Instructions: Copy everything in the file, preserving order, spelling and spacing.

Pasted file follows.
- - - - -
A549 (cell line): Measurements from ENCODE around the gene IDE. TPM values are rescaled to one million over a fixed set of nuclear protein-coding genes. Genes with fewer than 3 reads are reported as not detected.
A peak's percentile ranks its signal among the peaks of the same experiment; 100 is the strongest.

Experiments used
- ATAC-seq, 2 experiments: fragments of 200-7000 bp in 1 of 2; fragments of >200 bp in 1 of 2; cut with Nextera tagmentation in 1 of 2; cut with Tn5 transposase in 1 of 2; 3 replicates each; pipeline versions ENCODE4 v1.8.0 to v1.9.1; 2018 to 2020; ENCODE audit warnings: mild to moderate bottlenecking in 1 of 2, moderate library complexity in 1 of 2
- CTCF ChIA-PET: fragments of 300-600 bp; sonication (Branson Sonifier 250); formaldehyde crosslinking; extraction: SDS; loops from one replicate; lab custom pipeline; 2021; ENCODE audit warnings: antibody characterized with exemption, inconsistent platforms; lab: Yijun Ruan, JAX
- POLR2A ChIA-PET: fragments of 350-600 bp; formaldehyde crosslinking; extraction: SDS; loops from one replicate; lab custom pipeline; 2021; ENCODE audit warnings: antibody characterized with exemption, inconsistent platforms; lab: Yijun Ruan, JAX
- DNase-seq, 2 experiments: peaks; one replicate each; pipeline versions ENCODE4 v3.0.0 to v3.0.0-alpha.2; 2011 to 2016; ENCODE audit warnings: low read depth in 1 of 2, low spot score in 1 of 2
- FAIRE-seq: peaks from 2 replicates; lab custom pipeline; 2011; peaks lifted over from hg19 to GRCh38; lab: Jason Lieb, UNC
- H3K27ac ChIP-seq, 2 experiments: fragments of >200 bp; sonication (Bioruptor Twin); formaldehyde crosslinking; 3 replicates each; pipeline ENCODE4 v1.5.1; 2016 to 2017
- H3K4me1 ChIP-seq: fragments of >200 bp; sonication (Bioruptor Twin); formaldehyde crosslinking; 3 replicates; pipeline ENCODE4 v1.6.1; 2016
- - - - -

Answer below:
A549 (cell line): Measurements from ENCODE around the gene IDE. TPM values are rescaled to one million over a fixed set of nuclear protein-coding genes. Genes with fewer than 3 reads are reported as not detected.
A peak's percentile ranks its signal among the peaks of the same experiment; 100 is the strongest.

Experiments used
- ATAC-seq, 2 experiments: fragments of 200-7000 bp in 1 of 2; fragments of >200 bp in 1 of 2; cut with Nextera tagmentation in 1 of 2; cut with Tn5 transposase in 1 of 2; 3 replicates each; pipeline versions ENCODE4 v1.8.0 to v1.9.1; 2018 to 2020; ENCODE audit warnings: mild to moderate bottlenecking in 1 of 2, moderate library complexity in 1 of 2
- CTCF ChIA-PET: fragments of 300-600 bp; sonication (Branson Sonifier 250); formaldehyde crosslinking; extraction: SDS; loops from one replicate; lab custom pipeline; 2021; ENCODE audit warnings: antibody characterized with exemption, inconsistent platforms; lab: Yijun Ruan, JAX
- POLR2A ChIA-PET: fragments of 350-600 bp; formaldehyde crosslinking; extraction: SDS; loops from one replicate; lab custom pipeline; 2021; ENCODE audit warnings: antibody characterized with exemption, inconsistent platforms; lab: Yijun Ruan, JAX
- DNase-seq, 2 experiments: peaks; one replicate each; pipeline versions ENCODE4 v3.0.0 to v3.0.0-alpha.2; 2011 to 2016; ENCODE audit warnings: low read depth in 1 of 2, low spot score in 1 of 2
- FAIRE-seq: peaks from 2 replicates; lab custom pipeline; 2011; peaks lifted over from hg19 to GRCh38; lab: Jason Lieb, UNC
- H3K27ac ChIP-seq, 2 experiments: fragments of >200 bp; sonication (Bioruptor Twin); formaldehyde crosslinking; 3 replicates each; pipeline ENCODE4 v1.5.1; 2016 to 2017
- H3K4me1 ChIP-seq: fragments of >200 bp; sonication (Bioruptor Twin); formaldehyde crosslinking; 3 replicates; pipeline ENCODE4 v1.6.1; 2016